As soon as I get into an area where IE7 causes problems I start to rethink the way I'm doing it, In my experience fixes tend to multiply and get out of control very rapidly. It's often better to accept defeat and move on with a simpler design.

I've been bitten too often in the past by developing something that works perfectly on FireFox only to find that it needs a complete rethink to get it working in IE7 as well - and vice versa. It can take days to sort out and can be very disheartening.

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are there any sites, references, or insights you may have for specific trouble areas (css entities, specific javascript pitfalls and differences, etc.) and how to avoid them?

A good resource for this is quirksmode. The author (Peter-Paul Koch, or PPK) has lots of compatibility tables for CSS and JavaScript support. He also has articles dealing with specific issues and how to write cross-browser code.

They don't deal with JavaScript, but Position is Everything is a valuable resource for CSS issues (mostly IE6).

Like others have mentioned, I just use jQuery to avoid these issues. If there's something it doesn't support, it's pretty easy to write custom plugins.

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I do IE first, and then add Firefox.

My experience is that once it works in IE, it continues to work in IE, and the question why something not work in Firefox is usually easy to answer.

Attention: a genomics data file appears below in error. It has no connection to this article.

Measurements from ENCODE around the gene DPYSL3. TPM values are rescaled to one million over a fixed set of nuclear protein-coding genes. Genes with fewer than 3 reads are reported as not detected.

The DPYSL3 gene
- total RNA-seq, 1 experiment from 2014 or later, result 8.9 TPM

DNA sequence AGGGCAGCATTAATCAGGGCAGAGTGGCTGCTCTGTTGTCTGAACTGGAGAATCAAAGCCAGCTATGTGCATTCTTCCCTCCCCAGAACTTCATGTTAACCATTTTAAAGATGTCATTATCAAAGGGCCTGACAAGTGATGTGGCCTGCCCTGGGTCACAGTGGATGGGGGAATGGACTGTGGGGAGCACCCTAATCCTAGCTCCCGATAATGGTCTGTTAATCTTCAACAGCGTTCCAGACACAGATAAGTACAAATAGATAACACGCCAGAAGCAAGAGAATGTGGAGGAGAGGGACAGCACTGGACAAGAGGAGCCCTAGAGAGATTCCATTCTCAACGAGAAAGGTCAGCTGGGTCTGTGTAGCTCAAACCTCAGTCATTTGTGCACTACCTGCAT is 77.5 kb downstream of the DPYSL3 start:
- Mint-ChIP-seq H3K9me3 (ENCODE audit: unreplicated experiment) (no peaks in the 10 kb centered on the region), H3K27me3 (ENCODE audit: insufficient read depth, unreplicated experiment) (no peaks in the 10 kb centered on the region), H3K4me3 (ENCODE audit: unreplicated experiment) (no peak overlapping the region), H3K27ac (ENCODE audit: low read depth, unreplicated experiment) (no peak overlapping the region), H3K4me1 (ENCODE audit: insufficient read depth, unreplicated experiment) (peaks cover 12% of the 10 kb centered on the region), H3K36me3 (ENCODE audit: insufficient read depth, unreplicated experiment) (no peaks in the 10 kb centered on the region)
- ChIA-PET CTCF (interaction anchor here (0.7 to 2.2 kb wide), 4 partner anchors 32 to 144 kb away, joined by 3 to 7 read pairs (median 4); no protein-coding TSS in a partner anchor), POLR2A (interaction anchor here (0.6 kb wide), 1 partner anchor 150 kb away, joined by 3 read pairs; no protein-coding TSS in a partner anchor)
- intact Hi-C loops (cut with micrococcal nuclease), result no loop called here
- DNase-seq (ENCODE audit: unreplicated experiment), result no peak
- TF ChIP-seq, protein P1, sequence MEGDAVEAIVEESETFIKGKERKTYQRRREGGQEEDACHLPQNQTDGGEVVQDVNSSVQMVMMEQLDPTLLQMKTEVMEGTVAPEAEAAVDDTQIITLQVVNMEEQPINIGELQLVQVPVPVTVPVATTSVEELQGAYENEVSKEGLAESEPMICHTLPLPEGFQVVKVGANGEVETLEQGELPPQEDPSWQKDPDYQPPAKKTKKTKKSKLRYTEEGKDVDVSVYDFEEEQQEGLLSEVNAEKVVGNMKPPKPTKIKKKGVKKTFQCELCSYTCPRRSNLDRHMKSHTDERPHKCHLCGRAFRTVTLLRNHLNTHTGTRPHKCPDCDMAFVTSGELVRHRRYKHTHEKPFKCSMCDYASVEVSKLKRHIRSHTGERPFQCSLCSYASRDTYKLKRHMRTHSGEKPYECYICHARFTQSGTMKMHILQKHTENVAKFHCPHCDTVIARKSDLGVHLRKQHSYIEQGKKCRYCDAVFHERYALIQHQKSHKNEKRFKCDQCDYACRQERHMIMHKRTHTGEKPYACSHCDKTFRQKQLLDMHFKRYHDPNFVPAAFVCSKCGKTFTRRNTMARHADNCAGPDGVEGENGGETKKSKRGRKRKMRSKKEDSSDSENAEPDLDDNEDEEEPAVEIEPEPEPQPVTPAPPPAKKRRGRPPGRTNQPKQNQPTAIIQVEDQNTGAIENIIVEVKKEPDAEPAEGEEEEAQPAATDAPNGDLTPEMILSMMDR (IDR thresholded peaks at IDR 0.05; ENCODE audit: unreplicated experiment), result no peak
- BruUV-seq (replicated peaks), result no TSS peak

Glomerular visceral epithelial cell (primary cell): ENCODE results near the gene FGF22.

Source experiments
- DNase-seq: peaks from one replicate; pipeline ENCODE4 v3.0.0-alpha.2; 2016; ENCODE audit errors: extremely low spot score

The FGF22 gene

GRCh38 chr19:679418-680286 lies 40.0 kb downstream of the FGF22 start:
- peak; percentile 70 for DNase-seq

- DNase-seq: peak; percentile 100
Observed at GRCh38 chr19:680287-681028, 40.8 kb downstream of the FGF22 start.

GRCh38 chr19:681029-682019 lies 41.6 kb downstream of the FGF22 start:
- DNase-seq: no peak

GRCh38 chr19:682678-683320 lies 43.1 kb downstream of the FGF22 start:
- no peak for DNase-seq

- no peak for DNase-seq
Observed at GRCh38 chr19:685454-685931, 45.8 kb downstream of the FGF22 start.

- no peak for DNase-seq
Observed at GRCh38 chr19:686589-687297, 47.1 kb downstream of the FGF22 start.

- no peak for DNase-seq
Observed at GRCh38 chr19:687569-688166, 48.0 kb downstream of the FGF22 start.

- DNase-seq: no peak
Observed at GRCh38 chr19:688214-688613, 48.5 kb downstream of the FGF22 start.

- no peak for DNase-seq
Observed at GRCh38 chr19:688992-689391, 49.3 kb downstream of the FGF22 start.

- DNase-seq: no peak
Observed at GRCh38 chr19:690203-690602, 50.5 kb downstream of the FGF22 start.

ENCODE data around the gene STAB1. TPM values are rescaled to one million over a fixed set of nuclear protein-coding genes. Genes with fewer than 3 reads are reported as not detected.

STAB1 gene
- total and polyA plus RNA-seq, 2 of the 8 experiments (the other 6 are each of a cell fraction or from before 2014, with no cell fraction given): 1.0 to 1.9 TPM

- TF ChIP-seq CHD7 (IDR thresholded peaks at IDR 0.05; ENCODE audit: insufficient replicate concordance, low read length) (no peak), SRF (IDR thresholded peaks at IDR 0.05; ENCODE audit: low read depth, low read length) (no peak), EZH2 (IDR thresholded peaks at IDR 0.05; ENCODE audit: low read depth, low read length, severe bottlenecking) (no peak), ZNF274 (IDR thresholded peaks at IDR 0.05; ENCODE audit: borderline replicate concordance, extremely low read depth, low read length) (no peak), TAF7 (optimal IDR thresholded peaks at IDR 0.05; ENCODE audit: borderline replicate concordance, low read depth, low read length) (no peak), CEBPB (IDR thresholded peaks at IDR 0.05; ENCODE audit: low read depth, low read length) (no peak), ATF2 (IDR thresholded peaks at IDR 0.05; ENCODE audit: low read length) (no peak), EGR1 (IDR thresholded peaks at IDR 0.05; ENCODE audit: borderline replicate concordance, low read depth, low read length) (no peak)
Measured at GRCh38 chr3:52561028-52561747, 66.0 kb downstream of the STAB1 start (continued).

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If you have to code for IE6, the most frustrating part is coding the CSS and HTML. jQuery and other libraries make it easier to code the behavior -- but you generally can't get around the fact that IE6 has so many weird rendering issues that you'll be frequently banging your head on the keys trying to make it do what Firefox, Safari and Opera do right the first time.

So Javascript isn't the hardest part. Dealing with HTML and CSS is. In my experience, if you're working with any reasonably interesting design, you're better off coding for IE first and then testing on Firefox. You probably won't have to make many adjustments if you do IE first, but you definitely will have to spend some time refitting your code to make IE do what you wanted it to, if you only code in Firefox. It's like repeating yourself. It's a pain. So it's better to get it done first so you don't end up wasting too much time.

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I code for both, and write (or use) abstraction layers where there are differences between the browsers. IMHO, it's much easier in the long run to be continuously testing in a cross-platform setting. This keeps me from doing something that's tuned to one browser that simply won't work well in the other: I find out very early in the development cycle what the compatibility issues will be.

When I'm making a small change, I might first do it for one browser, but before I consider that feature or change to be complete, it must work at least in firefox and IE.

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To minimize your issues now, and downstream, work with the worst to the best, in size of their existence.

Edit: If you can do the below keeping in mind of "how could this degrade gracefully down to ie6 via modified jQuery elements, etc... it might be a bit clearer.."

So, today based on Market Share, it is:

1) IE 6

2) IE 7

3) Firefox

4) Safari..etc.

Coincidentally enough, the major issues with browsers occur in that order too.

This means the majority of the issues your users will face will be in that order, and in those proportions.